Program Coordinator Hired to Help Develop Global Voluntary Water Certification Standards
Effort will Develop LEED-Style Program for Water Conservation
MILWAUKEE, WI | March 14, 2011
The Nature Conservancy and the Milwaukee Water Council announced today that Lisa Wojnarowski Downes has been hired to help in the development of global sustainability standards for water use and management that will be applied in the United States and Canada.
The Nature Conservancy hired Downes, a former program manager for the Council of Great Lakes Governors, to coordinate the development of a water certification program for businesses, cities and other major water users and managers.
The initiative is comparable to other voluntary certification systems including standards that encourage energy-efficient buildings (such as the U.S. Green Building Council’s LEED program) and sustainable forestry.
Downes will be responsible for bringing stakeholders throughout the United States and Canada together to help with the development of an international water stewardship program under the Alliance for Water Stewardship.
Downes will work closely with the Milwaukee Water Council, which is hosting the effort, officially known as the North America Regional Initiative, to be part of the global multi-stakeholder process to develop a global water stewardship certification program. Other regional initiatives under the Alliance for Water Stewardship are already underway in Europe, Australia, Africa and Latin America and the Caribbean, and are currently being explored in Asia and the Middle East.
Karin Krchnak, director of international water policy for the Conservancy, said that the overall goal is to assist major water users and water utilities interested in better protecting rivers, lakes and aquifers throughout the world.
“We want to recognize and reward major water users and providers who do a great job in helping us conserve water for the benefit of people and nature,” Krchnak. “And we want to encourage and guide others so they can be better stewards of our environment.”
Downes will work in office space provided by the Water Council, which decided last year to host the initiative in part to accelerate the Milwaukee region’s campaign to establish itself as a hub for the freshwater industry, water research and freshwater stewardship.
To support the North America Regional Initiative, The Nature Conservancy and the Water Council will secure $1.2 million in funding. The following companies have pledged contributions: A. O. Smith Corp., Badger Meter, Bucyrus International, Constellation Energy, Diversy, MillerCoors, Quad/Graphics and Veolia Water North America. The State of Wisconsin has also agreed to support the effort in its initial year.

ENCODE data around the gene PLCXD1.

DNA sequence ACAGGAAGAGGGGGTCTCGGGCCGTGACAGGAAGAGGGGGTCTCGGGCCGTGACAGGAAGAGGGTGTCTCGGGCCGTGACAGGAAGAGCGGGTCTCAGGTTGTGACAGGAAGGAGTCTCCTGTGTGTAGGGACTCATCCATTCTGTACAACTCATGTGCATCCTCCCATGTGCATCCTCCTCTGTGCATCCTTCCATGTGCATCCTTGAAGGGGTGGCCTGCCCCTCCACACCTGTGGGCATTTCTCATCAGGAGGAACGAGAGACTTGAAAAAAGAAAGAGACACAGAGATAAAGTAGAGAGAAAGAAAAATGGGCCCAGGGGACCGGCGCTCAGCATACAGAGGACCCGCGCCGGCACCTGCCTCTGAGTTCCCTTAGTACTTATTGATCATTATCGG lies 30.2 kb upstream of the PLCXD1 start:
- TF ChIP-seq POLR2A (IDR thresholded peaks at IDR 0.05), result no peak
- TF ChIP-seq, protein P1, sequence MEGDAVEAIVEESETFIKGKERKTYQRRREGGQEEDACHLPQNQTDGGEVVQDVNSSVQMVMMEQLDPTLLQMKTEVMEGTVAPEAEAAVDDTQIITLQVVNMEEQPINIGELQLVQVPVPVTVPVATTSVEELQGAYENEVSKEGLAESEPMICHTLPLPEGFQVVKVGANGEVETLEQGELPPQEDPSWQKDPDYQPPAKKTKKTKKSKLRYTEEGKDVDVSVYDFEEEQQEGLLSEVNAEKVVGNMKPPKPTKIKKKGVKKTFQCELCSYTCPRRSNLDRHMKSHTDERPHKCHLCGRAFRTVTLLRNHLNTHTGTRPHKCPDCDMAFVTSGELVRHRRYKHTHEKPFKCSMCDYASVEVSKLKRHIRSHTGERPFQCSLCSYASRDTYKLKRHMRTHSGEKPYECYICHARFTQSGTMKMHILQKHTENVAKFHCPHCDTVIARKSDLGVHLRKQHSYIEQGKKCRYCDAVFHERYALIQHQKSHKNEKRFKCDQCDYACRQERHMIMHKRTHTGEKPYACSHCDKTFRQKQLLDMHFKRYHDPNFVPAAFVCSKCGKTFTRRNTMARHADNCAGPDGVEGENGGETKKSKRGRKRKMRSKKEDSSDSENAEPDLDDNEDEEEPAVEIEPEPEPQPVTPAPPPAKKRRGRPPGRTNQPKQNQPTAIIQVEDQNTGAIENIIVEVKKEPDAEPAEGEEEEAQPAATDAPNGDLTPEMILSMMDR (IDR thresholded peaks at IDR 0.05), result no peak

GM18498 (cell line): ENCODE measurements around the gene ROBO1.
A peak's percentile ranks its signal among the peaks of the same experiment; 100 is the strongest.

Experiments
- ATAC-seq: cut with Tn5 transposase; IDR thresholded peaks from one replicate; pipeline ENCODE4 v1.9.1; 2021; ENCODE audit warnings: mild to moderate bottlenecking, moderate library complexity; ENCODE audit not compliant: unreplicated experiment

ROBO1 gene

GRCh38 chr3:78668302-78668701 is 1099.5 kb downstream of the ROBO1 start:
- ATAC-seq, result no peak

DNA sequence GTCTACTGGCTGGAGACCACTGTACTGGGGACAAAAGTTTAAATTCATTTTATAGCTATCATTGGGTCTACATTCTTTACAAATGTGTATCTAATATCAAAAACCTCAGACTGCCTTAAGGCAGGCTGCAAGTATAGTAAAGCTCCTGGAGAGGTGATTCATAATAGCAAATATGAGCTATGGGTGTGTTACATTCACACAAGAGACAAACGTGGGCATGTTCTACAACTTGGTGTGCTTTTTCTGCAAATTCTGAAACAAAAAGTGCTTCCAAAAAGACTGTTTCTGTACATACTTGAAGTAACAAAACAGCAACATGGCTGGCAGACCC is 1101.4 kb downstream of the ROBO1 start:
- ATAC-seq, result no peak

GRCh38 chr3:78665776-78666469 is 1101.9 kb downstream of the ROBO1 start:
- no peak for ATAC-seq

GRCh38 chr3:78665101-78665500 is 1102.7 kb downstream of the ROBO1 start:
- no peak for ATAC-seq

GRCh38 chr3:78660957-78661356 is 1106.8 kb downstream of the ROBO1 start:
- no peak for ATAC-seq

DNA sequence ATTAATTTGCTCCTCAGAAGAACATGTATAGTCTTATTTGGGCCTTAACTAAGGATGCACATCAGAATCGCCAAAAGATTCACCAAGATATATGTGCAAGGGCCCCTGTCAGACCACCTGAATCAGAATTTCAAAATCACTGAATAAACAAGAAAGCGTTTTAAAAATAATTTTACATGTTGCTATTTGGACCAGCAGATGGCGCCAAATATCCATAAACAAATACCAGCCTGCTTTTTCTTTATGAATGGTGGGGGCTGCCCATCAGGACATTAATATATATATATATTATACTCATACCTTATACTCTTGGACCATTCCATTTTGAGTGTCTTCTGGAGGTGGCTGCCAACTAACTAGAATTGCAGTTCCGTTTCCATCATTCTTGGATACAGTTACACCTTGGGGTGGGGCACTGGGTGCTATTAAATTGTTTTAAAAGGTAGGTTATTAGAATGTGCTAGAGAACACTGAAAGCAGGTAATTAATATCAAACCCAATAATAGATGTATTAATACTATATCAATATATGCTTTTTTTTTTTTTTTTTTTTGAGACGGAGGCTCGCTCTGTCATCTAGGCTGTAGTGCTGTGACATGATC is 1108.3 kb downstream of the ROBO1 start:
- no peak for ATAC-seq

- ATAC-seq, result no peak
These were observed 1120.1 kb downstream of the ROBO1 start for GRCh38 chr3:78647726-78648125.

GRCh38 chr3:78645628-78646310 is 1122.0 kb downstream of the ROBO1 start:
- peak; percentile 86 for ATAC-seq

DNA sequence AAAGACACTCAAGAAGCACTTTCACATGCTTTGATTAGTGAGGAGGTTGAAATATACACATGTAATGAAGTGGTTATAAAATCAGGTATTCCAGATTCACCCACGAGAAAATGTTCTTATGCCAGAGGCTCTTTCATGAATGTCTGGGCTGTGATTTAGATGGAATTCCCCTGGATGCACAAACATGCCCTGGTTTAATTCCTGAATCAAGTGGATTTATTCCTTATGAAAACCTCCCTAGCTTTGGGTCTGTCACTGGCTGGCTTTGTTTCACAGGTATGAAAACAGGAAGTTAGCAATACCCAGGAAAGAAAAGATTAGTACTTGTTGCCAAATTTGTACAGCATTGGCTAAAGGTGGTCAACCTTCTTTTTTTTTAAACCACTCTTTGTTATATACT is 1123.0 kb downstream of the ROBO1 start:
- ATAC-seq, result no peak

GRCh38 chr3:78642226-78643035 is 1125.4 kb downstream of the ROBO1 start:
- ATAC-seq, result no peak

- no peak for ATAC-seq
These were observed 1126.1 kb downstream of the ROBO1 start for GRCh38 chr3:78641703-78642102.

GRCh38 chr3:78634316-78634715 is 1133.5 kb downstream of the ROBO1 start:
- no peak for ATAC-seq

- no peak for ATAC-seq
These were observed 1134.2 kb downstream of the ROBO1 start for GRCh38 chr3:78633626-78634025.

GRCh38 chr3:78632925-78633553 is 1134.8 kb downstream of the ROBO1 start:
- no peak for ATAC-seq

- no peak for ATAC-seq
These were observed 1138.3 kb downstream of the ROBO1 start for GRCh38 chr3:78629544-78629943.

Paul Jones, CEO of A. O. Smith Corp. and co-chair of the Milwaukee Water Council, said that he’s anxious for Downes to start work next month. “I consider this to be an essential enterprise and one that will establish the Milwaukee region as a global leader on water issues,” Jones said.
In her work for the Council of Great Lakes Governors, Downes assisted Great Lakes states and Canadian provinces in developing, negotiating and implementing agreements that provided for the responsible use and protection of the Great Lakes. She also managed a regional water conservation and efficiency initiative.
“The Nature Conservancy and the Water Council have excellent reputations and great relationships with a number of partners that will be key to the success of this initiative,” Downes said. “Building upon that foundation to collaboratively develop standards that will help advance freshwater conservation around the world is a tremendous and exciting challenge.”
Downes, 28, who currently resides in Los Angeles with her husband Thomas, is relocating to the Milwaukee area. Her hobbies include hiking, camping and photography.
The Nature Conservancy is a leading conservation organization working around the world to protect ecologically important lands and waters for nature and people. The Conservancy and its more than 1 million members have protected nearly 120 million acres worldwide. Visit The Nature Conservancy on the Web at www.nature.org.